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The Aerodigestive program includes, back row (l-r): Americo Esquibies, MD; Alia Bazzy-Asaad, MD; Arik Alper, MD, pediatric gastroenterologist; Laura Czernik, speech-language pathologist; Kathleen French, RD, clinical dietitian; and Aimee Seiderer, speech-language pathologist. Front row: Ava Reyna-Balsamo, RN, nurse coordinator (left); and Susannah Hills, MD, pediatric otolaryngologist. Missing from photo: pediatric surgeons Michael Caty, MD, and Robert Cowles, MD. 

Several years ago, bad weather and a grateful parent inspired Alia Bazzy- Asaad, MD, to take action on an idea to help children who were having trouble eating.
 During her years of practice, the pediatric pulmonologist had seen a number of patients whose breathing problems made eating difficult. She knew other pediatric specialists also saw children with airway, breathing and swallowing disorders. 
 One snowy day, Dr. Bazzy-Asaad was treating a patient in the pediatric clinic and wanted to refer her to a gastroenterologist and ear, nose and throat specialist. 
 "Because of the weather, a number of appointments had been canceled, so the other specialists were able to see the patient in clinic that day," she recalled. "The mother was so appreciative, it confirmed my belief that we should be providing this kind of multi-specialty care in a more formalized way." 
 Dr. Bazzy-Asaad began planning with pediatric pulmonologist Jonathan Puchalski, MD, and pediatric surgeon Michael Caty, MD, and in 2013, Yale New Haven Children's Hospital's Aerodigestive and Feeding Disorder Program officially opened.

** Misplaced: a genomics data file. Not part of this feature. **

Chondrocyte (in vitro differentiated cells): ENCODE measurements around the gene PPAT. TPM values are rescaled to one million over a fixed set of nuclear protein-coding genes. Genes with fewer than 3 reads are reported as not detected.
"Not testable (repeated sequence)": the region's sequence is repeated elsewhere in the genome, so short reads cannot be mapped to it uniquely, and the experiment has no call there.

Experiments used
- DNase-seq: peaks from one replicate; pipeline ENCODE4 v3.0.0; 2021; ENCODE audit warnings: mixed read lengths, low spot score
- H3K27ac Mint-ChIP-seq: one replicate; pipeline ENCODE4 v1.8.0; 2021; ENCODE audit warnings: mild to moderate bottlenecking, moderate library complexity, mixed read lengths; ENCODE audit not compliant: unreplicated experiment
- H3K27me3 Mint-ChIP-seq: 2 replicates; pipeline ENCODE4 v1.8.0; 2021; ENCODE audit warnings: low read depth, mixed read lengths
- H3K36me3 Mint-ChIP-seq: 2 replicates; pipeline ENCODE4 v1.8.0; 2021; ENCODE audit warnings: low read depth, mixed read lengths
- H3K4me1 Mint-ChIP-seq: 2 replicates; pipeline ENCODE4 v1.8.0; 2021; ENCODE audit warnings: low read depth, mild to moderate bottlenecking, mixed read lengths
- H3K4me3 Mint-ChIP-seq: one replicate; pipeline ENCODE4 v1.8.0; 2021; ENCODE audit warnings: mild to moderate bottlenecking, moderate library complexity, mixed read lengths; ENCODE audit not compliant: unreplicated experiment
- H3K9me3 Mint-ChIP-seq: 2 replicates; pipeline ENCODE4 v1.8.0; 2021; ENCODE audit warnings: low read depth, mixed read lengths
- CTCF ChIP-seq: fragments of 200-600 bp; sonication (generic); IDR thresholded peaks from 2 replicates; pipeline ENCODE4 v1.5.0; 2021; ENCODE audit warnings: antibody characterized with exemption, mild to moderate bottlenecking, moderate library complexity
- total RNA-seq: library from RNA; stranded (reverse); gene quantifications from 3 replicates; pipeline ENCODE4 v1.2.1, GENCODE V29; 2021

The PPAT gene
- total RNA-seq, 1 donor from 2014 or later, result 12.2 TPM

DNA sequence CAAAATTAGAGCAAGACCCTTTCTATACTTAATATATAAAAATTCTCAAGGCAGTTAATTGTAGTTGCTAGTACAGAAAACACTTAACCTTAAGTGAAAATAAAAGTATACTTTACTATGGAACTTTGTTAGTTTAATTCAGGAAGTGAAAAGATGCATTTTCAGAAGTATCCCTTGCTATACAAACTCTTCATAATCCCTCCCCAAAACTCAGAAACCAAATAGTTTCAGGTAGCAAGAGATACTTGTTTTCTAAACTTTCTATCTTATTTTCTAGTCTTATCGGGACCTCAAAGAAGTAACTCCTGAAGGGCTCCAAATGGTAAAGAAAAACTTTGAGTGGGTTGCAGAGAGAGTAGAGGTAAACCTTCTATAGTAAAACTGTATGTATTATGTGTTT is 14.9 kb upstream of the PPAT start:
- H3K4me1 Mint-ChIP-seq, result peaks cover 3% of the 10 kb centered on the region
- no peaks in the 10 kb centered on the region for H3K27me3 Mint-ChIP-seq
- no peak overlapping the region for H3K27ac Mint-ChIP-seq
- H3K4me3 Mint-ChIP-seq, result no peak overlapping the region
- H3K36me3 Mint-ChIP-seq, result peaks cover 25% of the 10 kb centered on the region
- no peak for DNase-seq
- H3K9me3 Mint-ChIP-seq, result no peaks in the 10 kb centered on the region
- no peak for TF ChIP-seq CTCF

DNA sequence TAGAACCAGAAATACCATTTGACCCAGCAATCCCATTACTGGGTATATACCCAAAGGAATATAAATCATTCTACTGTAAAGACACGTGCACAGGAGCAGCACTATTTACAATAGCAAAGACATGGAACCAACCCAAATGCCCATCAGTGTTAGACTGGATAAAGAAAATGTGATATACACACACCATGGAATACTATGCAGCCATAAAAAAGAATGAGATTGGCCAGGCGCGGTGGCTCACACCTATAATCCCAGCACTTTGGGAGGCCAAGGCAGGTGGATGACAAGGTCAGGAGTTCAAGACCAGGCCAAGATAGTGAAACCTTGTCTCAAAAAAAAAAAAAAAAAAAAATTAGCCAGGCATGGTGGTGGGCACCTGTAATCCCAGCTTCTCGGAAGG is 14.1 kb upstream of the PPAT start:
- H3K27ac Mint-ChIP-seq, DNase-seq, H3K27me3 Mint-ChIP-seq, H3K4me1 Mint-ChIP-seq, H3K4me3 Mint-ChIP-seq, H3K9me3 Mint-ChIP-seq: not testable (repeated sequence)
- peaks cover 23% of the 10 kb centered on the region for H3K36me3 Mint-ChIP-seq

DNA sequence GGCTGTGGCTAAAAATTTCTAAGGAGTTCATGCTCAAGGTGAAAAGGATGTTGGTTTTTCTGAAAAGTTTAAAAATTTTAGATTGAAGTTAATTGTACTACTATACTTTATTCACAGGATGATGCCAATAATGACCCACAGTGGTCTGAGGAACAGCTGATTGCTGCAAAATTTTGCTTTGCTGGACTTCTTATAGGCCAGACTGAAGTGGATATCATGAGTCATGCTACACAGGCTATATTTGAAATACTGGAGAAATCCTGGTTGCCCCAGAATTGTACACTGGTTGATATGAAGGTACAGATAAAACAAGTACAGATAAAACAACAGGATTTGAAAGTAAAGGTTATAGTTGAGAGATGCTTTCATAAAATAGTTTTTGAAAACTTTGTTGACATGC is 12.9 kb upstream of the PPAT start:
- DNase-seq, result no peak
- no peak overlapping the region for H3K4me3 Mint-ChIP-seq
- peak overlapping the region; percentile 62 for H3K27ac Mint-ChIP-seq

The program diagnoses and treats patients up to age 18 with disorders in the aerodigestive tract (throat, lungs, esophagus and stomach). The disorders range from common to rare and include chronic cough, gastrointestinal reflux disease, tumors or other growths in the airway and complex thoracic issues. Patients with difficulty eating who don't have these conditions are cared for by the feeding program. 
 The program is staffed by pediatric specialists in pulmonary medicine, interventional pulmonology, gastroenterology, surgery and otolaryngology and staff specializing in nutrition and speech, language and occupational therapy.
 "What differentiates our program is the addition of a pediatric surgeon," Dr. Bazzy-Asaad said. "We are able to treat many patients with medication and/or therapy, but for patients who might require surgery, Dr. Caty is integral to the evaluation process and determining what, if any, surgical intervention is required." 
 For parents, just pinpointing what's wrong can be a relief. "Many parents are desperate, because it's so difficult to see your child unable to eat," said Americo Esquibies, MD, pediatric pulmonologist. "Some of the children have been hospitalized multiple times and have had multiple visits to the ED." 
 After the evaluation, physicians and staff meet to discuss each patient and develop a treatment plan. 

 "The plan is comprehensive, and tailored to each patient," Dr. Esquibies said. "The strength of this program is that we cover all aspects of the patient's disease."
 For information about the Aerodigestive and Feeding Disorder Program call 203-785-2480.